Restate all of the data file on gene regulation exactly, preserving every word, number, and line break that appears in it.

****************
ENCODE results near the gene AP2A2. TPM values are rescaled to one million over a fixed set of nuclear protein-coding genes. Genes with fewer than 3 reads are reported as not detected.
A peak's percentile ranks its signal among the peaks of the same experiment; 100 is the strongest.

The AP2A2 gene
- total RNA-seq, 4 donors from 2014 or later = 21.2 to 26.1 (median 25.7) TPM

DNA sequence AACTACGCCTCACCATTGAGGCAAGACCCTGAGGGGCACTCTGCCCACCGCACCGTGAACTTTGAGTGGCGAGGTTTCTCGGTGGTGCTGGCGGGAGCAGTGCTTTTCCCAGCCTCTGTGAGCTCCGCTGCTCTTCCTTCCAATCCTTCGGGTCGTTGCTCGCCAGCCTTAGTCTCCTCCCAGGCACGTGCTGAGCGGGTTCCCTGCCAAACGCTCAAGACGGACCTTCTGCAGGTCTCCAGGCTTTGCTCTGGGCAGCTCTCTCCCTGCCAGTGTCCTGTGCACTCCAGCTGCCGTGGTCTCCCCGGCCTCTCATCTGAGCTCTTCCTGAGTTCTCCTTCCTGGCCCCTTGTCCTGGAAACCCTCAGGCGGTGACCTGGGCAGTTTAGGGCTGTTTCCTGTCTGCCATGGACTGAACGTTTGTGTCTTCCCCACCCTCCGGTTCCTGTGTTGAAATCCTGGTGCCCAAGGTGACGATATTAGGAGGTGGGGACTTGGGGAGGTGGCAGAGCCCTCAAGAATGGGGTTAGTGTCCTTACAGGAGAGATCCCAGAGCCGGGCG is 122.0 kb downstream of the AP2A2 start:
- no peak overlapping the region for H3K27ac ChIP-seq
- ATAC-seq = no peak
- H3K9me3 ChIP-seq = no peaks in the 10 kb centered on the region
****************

ENCODE results near the gene AP2A2. TPM values are rescaled to one million over a fixed set of nuclear protein-coding genes. Genes with fewer than 3 reads are reported as not detected.
A peak's percentile ranks its signal among the peaks of the same experiment; 100 is the strongest.

The AP2A2 gene
- total RNA-seq, 4 donors from 2014 or later = 21.2 to 26.1 (median 25.7) TPM

DNA sequence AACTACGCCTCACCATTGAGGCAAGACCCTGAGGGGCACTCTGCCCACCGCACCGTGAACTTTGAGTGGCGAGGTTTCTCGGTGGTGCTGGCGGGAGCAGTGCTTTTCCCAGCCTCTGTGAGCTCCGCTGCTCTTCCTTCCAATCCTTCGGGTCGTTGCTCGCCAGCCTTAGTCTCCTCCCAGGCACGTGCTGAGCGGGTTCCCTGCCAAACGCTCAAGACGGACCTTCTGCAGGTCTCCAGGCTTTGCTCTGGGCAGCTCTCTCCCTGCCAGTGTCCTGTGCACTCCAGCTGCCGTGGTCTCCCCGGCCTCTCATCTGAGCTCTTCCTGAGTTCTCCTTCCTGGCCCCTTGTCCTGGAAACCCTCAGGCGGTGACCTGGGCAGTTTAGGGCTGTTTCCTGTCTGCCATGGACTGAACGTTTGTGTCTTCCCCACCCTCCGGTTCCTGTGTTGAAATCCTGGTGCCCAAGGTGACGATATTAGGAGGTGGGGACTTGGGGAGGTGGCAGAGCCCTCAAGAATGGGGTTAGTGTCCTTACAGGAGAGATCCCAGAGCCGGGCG is 122.0 kb downstream of the AP2A2 start:
- no peak overlapping the region for H3K27ac ChIP-seq
- ATAC-seq = no peak
- H3K9me3 ChIP-seq = no peaks in the 10 kb centered on the region